This award winning house is located in Los Angeles and was completed in 2004 by Johnston and Marklee. Due to its precarious location on the hillside, it was deemed to be impossible to build, but it is now considered to be an iconic example of modern architecture.

Ideal residents: Someone that's cool, hip and trendy, looking to show-off great architecture in a great location.

B Hive House

b hive house

This cutting edge river front property in Perth, Australia, drew lots of positive attention when it was completed in 2004. One of its most notable features is the wrap around roof, which certainly makes this an unusual property.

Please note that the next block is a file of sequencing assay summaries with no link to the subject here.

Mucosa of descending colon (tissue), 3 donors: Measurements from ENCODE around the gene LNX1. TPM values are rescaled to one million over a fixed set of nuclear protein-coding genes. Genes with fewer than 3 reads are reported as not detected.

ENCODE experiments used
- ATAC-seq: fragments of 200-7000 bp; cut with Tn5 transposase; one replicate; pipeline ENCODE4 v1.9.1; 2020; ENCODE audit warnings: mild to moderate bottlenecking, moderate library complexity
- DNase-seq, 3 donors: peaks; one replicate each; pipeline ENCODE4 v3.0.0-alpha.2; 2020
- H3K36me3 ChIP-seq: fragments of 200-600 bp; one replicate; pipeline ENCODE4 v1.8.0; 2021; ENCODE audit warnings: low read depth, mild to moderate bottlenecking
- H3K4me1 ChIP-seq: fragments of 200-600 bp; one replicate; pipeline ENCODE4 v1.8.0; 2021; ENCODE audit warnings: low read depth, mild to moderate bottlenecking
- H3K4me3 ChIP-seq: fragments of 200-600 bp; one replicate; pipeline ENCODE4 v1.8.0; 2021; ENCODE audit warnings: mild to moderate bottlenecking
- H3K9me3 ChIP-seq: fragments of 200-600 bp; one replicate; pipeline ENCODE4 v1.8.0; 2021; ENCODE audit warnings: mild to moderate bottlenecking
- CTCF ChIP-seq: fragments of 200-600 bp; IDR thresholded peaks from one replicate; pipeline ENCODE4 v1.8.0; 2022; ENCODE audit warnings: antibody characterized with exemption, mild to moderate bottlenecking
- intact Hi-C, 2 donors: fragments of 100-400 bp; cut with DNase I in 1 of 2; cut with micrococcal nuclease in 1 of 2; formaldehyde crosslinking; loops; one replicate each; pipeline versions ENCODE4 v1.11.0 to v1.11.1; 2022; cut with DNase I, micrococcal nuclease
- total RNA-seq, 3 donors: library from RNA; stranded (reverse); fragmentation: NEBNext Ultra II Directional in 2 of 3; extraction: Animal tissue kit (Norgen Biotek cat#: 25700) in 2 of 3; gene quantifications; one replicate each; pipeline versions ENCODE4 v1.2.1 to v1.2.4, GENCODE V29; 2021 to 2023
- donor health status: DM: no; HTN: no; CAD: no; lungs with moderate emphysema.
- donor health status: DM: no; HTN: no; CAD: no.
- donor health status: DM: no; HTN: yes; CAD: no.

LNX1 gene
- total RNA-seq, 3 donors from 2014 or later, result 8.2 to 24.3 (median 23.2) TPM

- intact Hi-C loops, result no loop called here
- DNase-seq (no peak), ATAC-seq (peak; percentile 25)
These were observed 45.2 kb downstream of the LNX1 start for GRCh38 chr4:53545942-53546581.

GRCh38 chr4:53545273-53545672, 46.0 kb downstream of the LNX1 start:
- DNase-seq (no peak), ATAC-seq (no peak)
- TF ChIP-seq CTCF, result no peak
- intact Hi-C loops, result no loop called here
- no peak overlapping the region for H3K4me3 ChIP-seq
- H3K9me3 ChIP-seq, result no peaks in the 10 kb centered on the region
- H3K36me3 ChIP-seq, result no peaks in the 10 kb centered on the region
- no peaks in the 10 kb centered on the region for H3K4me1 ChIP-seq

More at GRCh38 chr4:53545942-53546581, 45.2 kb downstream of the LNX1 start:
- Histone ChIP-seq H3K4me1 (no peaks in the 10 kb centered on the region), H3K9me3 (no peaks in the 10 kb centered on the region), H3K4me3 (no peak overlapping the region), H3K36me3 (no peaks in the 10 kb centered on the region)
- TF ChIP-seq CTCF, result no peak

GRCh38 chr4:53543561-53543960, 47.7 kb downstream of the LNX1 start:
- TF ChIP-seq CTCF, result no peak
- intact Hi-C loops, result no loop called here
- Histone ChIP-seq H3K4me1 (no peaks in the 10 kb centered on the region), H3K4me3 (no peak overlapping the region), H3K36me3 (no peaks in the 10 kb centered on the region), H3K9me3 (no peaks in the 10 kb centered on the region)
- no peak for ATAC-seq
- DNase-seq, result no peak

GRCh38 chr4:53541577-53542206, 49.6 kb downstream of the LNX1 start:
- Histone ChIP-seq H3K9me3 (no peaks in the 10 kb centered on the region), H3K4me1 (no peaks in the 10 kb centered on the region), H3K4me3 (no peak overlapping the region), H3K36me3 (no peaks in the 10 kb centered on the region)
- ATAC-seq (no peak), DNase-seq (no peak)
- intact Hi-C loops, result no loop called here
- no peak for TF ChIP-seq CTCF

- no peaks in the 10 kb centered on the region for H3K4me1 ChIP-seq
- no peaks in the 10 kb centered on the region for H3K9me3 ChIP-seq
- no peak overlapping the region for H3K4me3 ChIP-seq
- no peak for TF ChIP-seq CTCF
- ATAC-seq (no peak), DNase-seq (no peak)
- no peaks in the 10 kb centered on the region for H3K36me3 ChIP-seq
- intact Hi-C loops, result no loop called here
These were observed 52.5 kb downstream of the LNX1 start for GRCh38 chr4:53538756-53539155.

Ideal resident: Given the name of the project and the house, Austin Powers... Oh behave!

XS House

xs house

Three rotated 6m x 9m boxes assembled together in Cambridge, Massachusetts. Fitted with four corner skylights giving rooms the most natural light possible.

Ideal resident: Any individual that doesn't suffer from claustrophobia or have too many possessions.

Klein Bottle House

klein bottle house

Located in Rye, Australia, the aptly named Klein Bottle House (a "Klein bottle" in mathematics is an object that has no readily identifiable inside or outside). Designed by Rob McBride, this unusual property was predominantly designed using computer based technologies.

Ideal resident: Someone that is extremely confused

With thanks to the following websites and individuals for giving us permission to use their images: Archdaily: architecture news, Theron LaBounty and Sue W.

Very Helpful, easy to arrange home insurance, particularly for a property that had some higher risks indicated. Would recommend. Wednesday, 11 October 2017